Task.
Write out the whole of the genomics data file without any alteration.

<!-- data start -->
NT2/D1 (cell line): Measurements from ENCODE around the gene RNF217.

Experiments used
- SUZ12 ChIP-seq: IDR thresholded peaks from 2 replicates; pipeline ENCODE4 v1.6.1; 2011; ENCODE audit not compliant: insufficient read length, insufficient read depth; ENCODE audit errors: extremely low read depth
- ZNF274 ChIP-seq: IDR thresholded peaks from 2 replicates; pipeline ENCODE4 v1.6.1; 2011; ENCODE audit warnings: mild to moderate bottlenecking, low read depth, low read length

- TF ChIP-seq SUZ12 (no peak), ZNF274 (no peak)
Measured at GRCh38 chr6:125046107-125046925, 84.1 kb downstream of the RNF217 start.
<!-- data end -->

NT2/D1 (cell line): Measurements from ENCODE around the gene RNF217.

Experiments used
- SUZ12 ChIP-seq: IDR thresholded peaks from 2 replicates; pipeline ENCODE4 v1.6.1; 2011; ENCODE audit not compliant: insufficient read length, insufficient read depth; ENCODE audit errors: extremely low read depth
- ZNF274 ChIP-seq: IDR thresholded peaks from 2 replicates; pipeline ENCODE4 v1.6.1; 2011; ENCODE audit warnings: mild to moderate bottlenecking, low read depth, low read length

- TF ChIP-seq SUZ12 (no peak), ZNF274 (no peak)
Measured at GRCh38 chr6:125046107-125046925, 84.1 kb downstream of the RNF217 start.